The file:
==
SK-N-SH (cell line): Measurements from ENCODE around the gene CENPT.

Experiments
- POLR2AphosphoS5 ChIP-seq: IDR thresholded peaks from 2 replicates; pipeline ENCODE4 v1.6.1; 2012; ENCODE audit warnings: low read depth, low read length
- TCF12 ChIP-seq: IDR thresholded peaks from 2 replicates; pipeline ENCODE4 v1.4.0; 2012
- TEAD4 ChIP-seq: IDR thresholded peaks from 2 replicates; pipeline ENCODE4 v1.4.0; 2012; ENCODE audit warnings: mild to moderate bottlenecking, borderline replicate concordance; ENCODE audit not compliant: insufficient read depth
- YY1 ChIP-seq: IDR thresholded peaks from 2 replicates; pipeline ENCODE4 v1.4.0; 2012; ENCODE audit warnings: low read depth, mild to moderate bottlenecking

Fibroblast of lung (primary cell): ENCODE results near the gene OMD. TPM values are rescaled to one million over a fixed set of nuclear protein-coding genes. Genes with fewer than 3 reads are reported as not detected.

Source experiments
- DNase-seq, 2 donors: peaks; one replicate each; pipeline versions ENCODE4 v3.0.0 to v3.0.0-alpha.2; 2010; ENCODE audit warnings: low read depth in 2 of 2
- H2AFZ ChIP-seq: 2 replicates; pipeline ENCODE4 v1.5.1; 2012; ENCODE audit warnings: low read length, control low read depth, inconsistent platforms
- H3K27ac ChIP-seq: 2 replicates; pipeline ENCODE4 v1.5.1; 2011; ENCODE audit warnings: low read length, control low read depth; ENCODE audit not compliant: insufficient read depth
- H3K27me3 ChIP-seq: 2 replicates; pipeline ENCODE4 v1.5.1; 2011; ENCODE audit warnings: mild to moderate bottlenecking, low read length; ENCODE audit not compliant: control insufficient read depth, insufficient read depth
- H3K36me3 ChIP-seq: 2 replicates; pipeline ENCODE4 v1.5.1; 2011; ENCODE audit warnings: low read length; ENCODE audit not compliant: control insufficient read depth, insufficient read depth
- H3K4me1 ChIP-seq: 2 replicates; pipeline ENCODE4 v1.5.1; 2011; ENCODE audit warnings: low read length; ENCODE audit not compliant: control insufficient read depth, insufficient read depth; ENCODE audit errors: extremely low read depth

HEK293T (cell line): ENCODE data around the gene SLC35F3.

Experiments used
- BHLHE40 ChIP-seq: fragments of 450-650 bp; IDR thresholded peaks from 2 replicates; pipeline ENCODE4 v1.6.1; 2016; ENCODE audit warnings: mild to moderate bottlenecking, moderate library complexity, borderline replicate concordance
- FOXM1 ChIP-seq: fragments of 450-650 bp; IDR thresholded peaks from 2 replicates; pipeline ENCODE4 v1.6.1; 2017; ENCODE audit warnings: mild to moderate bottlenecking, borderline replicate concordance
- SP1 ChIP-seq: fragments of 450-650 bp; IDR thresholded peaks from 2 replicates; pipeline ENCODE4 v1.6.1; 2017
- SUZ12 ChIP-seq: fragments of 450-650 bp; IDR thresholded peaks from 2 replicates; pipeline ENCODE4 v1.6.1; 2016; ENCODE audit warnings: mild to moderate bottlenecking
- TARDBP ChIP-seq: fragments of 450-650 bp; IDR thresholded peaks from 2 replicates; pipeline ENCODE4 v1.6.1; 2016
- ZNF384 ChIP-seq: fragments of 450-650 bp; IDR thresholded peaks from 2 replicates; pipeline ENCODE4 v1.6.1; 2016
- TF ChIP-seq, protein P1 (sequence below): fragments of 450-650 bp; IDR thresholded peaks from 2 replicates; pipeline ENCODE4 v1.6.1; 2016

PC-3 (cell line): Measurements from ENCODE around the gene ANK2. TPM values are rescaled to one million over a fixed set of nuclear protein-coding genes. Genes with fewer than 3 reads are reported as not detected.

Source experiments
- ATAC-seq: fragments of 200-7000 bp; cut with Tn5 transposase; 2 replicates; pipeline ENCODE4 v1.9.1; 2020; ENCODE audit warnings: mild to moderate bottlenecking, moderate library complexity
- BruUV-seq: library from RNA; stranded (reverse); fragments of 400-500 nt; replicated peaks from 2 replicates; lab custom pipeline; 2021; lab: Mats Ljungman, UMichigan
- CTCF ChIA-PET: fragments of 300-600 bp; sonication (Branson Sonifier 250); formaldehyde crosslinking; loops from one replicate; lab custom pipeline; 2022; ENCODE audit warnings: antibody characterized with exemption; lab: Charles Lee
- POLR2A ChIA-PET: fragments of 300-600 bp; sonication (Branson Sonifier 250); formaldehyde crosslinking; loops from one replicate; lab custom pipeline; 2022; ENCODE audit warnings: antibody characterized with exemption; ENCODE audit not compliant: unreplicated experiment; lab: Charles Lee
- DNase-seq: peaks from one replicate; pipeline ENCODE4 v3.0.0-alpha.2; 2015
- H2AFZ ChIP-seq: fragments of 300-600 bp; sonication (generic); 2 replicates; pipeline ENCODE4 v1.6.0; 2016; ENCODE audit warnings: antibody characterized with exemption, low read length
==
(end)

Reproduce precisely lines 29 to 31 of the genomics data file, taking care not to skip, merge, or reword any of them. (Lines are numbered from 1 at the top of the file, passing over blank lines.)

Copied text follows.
- POLR2A ChIA-PET: fragments of 300-600 bp; sonication (Branson Sonifier 250); formaldehyde crosslinking; loops from one replicate; lab custom pipeline; 2022; ENCODE audit warnings: antibody characterized with exemption; ENCODE audit not compliant: unreplicated experiment; lab: Charles Lee
- DNase-seq: peaks from one replicate; pipeline ENCODE4 v3.0.0-alpha.2; 2015
- H2AFZ ChIP-seq: fragments of 300-600 bp; sonication (generic); 2 replicates; pipeline ENCODE4 v1.6.0; 2016; ENCODE audit warnings: antibody characterized with exemption, low read length